Two in five Australian businesses are finding it difficult to recruit despite national job vacancies dropping to 219,000 (from 237,000 in 2010), research from Bankwest has revealed.


The second Bankwest Skills Shortage Survey, the latest addition in the Bankwest Financial Indicator Series, reports that businesses are being dealt a double blow as highly skilled candidates are harder to come by which in turn has lengthened recruitment timeframes.


Bankwest Business Chief Executive Ian Corfield said, “Australian businesses are clearly feeling the pinch of the skills shortage, with 41% reporting that it takes more than three months longer to recruit staff than it did a year ago.


“Businesses are seeing this as a significant issue and are therefore doing what they can to attract skilled performers, whether it’s improving benefits packages or recruiting workers from interstate and overseas.”


Across the country businesses are increasingly using tactics to attract the best talent, with nearly half (47.8%) increasing basic pay rates and a quarter (25%) offering additional financial incentives and benefits. Resources-rich Western Australia and Queensland are leading this trend with 63.4% and 55.8% respectively offering more lucrative salaries compared with the other states.


Businesses on the East Coast in particular are feeling the sting of the skills shortage more sharply than the rest of the country. More than two thirds (70.4%) of respondents in the Eastern states said that they are currently looking to hire or have hired staff in the last 12 months, with almost half (45.6%) reporting that they have had difficulty filling job vacancies during this period.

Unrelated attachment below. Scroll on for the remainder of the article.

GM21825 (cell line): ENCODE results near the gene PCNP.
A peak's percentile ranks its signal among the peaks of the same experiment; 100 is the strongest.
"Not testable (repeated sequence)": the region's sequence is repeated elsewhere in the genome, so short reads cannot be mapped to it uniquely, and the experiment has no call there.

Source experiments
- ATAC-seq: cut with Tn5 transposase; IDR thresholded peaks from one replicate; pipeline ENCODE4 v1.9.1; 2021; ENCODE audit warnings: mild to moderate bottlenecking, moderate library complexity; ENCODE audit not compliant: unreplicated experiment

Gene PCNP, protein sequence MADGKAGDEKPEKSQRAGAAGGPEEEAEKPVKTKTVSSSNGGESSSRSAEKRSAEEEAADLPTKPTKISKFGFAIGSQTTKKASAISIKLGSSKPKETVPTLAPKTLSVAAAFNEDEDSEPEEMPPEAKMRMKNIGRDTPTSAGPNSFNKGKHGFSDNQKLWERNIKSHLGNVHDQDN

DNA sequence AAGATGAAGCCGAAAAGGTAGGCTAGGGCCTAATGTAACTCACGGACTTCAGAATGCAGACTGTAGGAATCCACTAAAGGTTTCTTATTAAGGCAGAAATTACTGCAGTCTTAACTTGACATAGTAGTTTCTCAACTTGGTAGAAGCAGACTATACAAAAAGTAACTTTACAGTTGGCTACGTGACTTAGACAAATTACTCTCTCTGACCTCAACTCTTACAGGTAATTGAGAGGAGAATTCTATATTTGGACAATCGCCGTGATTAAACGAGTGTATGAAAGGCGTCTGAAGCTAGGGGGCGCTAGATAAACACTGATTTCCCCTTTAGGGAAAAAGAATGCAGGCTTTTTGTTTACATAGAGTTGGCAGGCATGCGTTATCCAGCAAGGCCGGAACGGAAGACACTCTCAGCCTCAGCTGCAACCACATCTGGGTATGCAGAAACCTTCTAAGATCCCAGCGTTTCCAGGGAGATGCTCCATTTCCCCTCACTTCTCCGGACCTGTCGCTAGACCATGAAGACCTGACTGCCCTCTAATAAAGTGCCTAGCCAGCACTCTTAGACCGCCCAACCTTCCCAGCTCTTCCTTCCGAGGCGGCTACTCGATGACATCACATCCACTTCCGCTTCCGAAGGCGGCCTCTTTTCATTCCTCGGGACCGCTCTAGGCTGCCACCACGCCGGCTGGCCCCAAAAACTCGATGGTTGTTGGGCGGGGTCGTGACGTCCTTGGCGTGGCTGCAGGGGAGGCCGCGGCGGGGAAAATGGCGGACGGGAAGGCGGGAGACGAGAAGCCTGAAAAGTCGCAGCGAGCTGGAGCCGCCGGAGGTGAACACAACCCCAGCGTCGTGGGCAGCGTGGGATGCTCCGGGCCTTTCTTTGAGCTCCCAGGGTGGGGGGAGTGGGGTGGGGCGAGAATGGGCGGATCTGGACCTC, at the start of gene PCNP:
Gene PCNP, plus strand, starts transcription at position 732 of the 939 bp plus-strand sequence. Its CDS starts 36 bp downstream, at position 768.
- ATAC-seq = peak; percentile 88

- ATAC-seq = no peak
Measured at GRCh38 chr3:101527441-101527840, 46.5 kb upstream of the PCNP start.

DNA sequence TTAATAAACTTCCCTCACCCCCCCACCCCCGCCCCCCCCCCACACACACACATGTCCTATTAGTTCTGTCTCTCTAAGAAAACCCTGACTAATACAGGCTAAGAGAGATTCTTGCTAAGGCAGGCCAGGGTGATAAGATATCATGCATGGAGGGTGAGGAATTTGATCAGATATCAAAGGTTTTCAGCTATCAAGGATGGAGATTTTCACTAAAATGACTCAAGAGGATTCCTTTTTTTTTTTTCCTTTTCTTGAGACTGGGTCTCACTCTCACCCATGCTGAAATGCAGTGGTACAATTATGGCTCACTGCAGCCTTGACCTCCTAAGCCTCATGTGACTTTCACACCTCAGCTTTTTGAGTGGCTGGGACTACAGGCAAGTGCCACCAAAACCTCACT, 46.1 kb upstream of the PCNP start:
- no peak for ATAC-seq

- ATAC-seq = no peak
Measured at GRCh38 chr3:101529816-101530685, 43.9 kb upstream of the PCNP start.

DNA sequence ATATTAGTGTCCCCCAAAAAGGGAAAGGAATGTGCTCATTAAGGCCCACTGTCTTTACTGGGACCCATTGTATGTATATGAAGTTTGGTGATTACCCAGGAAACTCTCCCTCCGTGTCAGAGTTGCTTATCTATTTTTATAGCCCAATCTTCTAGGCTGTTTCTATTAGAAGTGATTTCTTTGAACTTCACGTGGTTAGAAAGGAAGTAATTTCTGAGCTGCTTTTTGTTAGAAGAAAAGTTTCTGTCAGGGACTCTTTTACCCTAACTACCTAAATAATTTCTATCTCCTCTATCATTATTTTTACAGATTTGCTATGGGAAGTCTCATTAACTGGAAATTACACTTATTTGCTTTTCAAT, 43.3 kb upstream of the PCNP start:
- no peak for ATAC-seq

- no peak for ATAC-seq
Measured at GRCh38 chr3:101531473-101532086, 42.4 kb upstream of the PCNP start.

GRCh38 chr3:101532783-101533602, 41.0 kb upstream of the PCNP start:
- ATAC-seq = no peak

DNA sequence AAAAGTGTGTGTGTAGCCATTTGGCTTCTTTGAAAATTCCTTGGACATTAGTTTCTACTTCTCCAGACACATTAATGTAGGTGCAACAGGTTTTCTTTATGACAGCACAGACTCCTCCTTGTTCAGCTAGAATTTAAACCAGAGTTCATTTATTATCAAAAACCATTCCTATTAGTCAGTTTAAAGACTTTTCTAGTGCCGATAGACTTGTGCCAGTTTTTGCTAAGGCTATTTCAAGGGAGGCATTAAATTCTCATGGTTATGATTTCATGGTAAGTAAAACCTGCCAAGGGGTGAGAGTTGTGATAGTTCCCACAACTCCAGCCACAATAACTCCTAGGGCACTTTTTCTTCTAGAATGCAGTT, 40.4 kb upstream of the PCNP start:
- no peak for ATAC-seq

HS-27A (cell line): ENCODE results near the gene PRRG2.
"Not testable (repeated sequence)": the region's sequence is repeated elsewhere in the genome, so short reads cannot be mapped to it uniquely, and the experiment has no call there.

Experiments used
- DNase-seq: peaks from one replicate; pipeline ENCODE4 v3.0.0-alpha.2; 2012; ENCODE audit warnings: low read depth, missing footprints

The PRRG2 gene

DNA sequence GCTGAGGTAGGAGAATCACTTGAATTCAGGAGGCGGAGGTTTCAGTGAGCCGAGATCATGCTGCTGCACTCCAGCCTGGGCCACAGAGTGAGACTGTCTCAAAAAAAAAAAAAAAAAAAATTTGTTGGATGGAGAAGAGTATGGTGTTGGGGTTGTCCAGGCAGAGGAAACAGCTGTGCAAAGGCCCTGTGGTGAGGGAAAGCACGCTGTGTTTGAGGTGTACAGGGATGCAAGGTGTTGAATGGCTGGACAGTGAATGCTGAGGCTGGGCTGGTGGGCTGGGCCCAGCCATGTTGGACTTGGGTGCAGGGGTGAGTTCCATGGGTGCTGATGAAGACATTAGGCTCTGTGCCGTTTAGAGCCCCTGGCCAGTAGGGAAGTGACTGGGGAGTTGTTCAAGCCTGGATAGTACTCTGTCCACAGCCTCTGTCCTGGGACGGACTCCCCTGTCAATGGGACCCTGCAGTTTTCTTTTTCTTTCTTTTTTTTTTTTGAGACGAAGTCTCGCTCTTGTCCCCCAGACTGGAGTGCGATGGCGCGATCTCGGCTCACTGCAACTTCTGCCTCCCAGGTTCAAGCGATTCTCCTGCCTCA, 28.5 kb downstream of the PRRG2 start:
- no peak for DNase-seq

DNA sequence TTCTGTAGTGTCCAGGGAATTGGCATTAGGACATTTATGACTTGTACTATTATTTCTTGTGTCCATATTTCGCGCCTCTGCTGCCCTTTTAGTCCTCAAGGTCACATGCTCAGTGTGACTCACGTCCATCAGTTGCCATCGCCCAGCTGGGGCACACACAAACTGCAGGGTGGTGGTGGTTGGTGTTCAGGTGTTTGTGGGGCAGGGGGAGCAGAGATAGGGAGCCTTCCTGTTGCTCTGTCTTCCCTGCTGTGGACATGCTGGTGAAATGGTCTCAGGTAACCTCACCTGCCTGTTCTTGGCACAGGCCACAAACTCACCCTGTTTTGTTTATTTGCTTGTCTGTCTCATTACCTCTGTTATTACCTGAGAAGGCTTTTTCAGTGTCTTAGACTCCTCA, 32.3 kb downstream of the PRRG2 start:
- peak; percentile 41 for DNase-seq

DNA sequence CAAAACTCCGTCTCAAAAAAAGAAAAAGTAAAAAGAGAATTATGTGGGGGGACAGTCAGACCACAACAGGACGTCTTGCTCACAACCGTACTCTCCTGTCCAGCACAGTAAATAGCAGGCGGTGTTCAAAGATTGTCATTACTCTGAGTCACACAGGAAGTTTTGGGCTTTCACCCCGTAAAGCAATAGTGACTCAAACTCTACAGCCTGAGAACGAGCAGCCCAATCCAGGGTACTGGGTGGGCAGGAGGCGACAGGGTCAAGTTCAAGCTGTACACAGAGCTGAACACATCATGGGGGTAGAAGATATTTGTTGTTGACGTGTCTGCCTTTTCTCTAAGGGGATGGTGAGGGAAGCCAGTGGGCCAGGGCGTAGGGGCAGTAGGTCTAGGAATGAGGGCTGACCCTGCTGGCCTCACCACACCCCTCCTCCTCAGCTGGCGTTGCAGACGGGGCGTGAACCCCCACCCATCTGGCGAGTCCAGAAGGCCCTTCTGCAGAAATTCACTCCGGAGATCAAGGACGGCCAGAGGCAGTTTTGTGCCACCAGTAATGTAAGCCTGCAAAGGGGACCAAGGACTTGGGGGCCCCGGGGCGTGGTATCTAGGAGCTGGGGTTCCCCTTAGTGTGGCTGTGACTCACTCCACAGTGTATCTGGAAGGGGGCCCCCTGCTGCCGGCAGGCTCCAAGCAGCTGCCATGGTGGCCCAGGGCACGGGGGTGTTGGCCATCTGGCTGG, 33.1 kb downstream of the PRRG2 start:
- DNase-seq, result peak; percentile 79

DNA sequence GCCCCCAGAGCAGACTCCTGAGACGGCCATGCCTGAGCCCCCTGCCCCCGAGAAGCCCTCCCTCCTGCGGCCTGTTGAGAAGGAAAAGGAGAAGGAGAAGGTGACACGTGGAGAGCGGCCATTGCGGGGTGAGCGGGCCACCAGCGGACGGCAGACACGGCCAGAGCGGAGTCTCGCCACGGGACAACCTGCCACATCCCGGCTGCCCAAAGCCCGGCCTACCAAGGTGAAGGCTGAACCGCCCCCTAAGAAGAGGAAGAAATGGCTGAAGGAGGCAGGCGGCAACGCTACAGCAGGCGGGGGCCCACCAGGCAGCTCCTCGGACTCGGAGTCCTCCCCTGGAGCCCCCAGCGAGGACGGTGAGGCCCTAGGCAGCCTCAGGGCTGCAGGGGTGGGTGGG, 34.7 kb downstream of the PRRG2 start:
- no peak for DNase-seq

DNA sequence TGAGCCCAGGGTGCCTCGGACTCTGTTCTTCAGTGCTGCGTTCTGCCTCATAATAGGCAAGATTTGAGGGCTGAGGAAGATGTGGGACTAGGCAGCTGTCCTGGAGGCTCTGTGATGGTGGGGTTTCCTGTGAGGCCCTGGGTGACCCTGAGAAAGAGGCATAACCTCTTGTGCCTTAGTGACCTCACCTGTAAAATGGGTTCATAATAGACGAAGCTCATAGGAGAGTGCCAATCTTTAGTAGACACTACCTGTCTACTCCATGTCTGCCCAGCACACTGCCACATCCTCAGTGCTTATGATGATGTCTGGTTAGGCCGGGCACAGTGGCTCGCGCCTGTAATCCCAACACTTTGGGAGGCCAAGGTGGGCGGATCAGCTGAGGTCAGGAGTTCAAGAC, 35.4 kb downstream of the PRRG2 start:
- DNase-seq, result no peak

This compares to 60% of businesses on the West Coast looking to hire, with just under a third (32.6%) struggling to find candidates with the right skills.


This lack of available talent is having a direct negative impact on businesses. Most often existing employees have to work longer hours to make up for the shortfall in manpower, with two thirds (66.7%) of businesses reporting an increase in overtime.


The Bankwest Skills Shortage Survey also found that close to a quarter of businesses admit to error rates increasing and 33.7% are delivering late on products and services, with 22.6% being forced to turn down new work altogether due to lack of capacity.


“Businesses are in the difficult position of having to turn new work away – a tough decision to make given the uncertain economic environment,” said Mr Corfield.


Whilst a third (33.8%) of businesses nationwide are attracting workers from interstate to plug the skills gap, 41.1% of businesses in the mining states of Western Australia and Queensland are recruiting interstate and overseas workers to relieve pressure on their workforce.


The Bankwest Skills Shortage Survey anonymously surveys approximately 800 individuals in key business roles nationwide, to assess their perspective of the current state of skills shortages in their workplace. The Survey assesses various aspects of skills supply in Australia including ease of finding suitably skilled workers, as well as impacts this has on the way businesses operate.